House Church Talk - Re: Annotated Bible Recommendation

Ross J Purdy rossjpurdy at
Wed May 12 16:58:35 EDT 2004

> What annotated bible recommendation would you give.  Someone asked me to
> recommend one.  This person is beginning to grow in the faith.    Years
> I used Dake, but I wouldn't particularly recommend that.  Are there
> annotated bibles that aren't King James?
> Thanks much!
> janet

Hi Janet,

There are a number of bibles with more technical notes and others are more
devotional in nature. I have never been interested in the devotional notes
kind, so I'll give you my opinion on more technical flavored ones. Nelson
has a NKJV study bible but I was kind of disappointed in the notes. The
Ryrie is so-so. There are two NRSV annotated bibles, one by Oxford and
another by a Coogan both of which I am unfamiliar with but the Coogan was
recomended by someone. The Thompson Chain Reference I found very useful once
you figure out the system. Have never really appreciated the original or New
Scofield Bibles even though I am dispensational. Being dispensational I
value the Companion Bible edited by Bullinger. The NIV study bible was a
surprise to me since I liked it very much despite it being calvinistic and
based on a poor poor Greek text. The King James Study Bible (used to be the
Liberty Study Bible) is ok. Defender's Study Bible (KJV) is ok. There is now
something based on a poor Greek text but with the most extensive note set
ever put together called the New English Translation or NET Bible. It is
from the Biblical Studies Foundation and probably boasts the best in
scholarship. They have print versions, electronic versions and you can even
get a free HTML version from their web sight to see if you like it. Again it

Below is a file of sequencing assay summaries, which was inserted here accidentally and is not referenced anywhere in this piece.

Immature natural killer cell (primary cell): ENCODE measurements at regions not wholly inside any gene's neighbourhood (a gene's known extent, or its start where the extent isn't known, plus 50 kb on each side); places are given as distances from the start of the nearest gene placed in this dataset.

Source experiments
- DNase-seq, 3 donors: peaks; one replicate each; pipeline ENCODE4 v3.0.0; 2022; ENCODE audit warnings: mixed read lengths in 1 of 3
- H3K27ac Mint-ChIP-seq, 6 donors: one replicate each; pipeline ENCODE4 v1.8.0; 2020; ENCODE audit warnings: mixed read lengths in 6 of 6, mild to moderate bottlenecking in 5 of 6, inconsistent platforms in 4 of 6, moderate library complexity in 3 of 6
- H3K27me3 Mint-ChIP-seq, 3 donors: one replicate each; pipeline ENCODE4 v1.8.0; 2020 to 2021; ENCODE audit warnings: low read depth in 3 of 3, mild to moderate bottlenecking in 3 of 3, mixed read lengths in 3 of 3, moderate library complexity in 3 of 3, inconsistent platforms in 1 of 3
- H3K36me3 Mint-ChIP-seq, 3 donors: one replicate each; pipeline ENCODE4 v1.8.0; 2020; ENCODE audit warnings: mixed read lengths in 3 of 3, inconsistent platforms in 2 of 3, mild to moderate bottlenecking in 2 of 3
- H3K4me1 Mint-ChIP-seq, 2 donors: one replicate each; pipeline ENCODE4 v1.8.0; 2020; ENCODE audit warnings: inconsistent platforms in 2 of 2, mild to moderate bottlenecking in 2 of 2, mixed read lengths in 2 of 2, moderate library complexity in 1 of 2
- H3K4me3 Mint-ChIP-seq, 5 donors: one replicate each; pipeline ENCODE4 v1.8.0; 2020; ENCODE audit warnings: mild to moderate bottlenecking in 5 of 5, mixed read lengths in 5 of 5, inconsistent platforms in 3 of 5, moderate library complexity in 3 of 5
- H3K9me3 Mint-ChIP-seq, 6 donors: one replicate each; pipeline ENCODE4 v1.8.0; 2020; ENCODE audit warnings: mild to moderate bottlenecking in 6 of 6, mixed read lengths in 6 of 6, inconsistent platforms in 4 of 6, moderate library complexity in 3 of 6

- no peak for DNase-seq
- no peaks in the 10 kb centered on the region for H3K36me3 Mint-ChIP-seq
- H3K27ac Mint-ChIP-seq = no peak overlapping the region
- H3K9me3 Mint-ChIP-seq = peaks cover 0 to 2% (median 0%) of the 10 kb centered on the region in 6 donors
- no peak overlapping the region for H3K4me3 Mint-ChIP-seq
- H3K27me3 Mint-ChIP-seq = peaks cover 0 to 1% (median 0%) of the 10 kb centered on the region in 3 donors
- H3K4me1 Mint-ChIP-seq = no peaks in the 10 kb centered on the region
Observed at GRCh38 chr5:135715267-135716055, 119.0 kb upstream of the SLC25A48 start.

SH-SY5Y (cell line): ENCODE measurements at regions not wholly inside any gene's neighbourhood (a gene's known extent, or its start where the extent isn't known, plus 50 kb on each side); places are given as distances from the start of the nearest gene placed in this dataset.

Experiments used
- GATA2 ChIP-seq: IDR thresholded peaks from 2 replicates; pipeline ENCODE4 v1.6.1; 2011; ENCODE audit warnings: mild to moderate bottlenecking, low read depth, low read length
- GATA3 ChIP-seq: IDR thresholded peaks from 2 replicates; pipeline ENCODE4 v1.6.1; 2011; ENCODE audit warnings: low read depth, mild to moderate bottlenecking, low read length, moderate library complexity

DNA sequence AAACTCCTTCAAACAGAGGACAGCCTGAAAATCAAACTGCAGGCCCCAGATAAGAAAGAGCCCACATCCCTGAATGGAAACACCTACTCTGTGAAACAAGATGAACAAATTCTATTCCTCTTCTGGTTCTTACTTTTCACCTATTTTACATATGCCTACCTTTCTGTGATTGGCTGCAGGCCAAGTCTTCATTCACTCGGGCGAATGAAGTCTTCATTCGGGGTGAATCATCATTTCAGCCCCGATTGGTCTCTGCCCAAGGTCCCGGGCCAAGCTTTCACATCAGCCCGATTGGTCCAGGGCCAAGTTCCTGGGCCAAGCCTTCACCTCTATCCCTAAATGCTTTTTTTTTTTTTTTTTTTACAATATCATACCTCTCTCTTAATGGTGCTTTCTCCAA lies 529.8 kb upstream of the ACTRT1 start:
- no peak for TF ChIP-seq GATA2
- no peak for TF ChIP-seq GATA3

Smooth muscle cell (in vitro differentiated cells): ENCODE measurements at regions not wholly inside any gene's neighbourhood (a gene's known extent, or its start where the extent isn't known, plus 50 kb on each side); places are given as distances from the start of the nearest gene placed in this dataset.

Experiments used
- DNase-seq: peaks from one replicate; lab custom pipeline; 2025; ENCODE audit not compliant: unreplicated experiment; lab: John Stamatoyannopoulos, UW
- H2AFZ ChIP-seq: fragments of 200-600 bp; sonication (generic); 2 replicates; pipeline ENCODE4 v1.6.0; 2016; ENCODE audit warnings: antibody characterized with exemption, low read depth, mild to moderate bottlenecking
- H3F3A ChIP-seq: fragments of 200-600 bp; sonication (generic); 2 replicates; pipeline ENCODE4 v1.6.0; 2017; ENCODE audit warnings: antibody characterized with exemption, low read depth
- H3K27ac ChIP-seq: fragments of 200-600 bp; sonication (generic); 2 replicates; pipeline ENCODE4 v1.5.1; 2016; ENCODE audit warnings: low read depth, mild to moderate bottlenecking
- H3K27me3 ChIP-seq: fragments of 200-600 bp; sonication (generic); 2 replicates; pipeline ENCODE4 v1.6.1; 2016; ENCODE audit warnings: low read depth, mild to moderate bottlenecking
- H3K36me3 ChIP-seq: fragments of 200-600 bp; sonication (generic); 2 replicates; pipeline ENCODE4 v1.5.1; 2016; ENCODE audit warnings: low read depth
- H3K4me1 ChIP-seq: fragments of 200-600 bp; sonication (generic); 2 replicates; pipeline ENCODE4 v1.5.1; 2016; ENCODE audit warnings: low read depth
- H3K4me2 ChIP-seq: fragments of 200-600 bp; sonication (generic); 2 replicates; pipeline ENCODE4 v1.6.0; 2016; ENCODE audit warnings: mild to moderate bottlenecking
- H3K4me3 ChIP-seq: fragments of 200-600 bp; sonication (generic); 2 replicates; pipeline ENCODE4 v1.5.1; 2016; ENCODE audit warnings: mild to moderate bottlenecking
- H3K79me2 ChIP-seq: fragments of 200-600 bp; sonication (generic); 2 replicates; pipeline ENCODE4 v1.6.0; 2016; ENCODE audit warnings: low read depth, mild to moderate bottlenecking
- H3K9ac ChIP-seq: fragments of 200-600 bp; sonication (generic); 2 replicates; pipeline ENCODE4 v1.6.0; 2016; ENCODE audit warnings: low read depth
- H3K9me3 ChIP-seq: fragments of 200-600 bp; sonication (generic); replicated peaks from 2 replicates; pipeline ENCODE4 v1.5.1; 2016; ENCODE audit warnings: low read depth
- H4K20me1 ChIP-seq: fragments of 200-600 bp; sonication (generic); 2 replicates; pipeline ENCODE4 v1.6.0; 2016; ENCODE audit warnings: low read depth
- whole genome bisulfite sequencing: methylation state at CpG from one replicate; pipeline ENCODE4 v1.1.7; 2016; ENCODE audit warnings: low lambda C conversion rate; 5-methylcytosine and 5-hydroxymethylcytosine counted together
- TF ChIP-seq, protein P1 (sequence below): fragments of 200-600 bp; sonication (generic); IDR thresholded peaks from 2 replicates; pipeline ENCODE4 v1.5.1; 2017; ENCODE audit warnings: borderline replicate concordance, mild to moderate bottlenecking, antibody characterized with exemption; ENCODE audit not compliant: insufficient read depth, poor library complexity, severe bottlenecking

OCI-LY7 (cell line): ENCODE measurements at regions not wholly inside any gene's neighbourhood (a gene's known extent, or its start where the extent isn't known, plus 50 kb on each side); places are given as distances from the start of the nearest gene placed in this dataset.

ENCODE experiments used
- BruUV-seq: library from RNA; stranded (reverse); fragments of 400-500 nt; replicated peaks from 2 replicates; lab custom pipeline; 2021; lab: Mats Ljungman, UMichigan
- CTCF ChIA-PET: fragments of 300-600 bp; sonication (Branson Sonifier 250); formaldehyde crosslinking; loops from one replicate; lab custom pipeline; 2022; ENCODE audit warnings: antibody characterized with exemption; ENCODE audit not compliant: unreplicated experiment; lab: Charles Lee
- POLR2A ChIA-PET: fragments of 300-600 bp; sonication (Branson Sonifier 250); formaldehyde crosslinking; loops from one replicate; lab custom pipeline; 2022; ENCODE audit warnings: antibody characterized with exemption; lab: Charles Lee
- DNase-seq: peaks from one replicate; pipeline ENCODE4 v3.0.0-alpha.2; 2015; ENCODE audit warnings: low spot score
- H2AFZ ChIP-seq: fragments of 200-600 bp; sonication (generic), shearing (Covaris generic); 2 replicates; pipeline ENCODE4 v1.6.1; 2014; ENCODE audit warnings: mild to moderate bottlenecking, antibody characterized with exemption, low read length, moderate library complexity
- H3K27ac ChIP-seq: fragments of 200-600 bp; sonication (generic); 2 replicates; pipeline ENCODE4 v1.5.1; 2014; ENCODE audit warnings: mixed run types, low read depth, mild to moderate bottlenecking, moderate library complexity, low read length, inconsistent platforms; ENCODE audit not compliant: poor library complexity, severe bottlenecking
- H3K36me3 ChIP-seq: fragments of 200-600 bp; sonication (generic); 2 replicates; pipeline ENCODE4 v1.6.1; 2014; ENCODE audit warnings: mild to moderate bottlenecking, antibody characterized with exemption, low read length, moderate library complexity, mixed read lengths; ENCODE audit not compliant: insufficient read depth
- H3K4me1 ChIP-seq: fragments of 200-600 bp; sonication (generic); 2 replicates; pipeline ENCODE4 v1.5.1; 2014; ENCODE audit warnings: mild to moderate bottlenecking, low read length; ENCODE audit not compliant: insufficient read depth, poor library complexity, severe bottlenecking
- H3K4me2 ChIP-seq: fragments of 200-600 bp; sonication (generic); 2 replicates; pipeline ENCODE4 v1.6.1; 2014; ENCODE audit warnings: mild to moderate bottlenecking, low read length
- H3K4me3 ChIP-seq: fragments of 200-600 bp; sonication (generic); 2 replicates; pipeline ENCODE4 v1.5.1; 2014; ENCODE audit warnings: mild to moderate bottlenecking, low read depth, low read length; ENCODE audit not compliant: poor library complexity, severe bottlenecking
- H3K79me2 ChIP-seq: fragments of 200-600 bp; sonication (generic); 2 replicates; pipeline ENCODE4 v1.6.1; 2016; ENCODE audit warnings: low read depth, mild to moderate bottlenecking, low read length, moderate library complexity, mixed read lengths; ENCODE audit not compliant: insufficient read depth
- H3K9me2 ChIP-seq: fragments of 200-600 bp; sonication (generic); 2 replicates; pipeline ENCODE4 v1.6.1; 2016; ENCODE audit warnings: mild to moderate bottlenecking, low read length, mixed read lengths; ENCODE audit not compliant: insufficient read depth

is based on a bad Greek text. For print Bibles, the KJV is outdated and the
NKJV is better. The NKJV is based on a superior Greek text while the rest of
the popular bibles are based on a made-up concocted text invented in the
late 1800's. Then there are 1000's of variants which the translators pick
and choose from to further concoct a non-historical basis for their
translation. These Bibles have texts that none of the saints of older times
would fully recognize. One they would be fully familiar with is the World
English Bible which is only a electronic version but freely available all
over the world wide web!

One can go to and research the many available print
versions or one can go to and get stunningly simple software
for absolutely free with many versions (copyrighted but free, as well as
public domain) and an incredible choice of helps in the way of notes,
dictionaries, concordances, commentaries, etc., etc., etc., and so on....
They are all free!!!! It can even access modules from other programs that
are STEP compatible. It offers tons more than many programs costing up to
$60-$70 with only a couple of copyrighted works to justify the enormous
price! It is the ultimate study bible. Buy a cheap laptop and download
everything you want or care to try and no study bible could touch it. I have
a huge print library and almost a dozen scholarly bible programs with the
latest reference works which I use for intense studies. My electronic
library almost matches my print library in reference works and it includes a
nice selection beyond the reference works too.

But if push came to shove, I could get along with e-Sword alone quite
nicely. If I want to look something up quick in the Bible or an
encyclopedia, or get a few comments from scholars, check the Greek and
Hebrew in all the available text types, I go to e-Sword first.

In Christ,
Ross Purdy

I receive no mammon-like benefits or gratuities from e-Sword, but I do
receive many spiritual ones from it!

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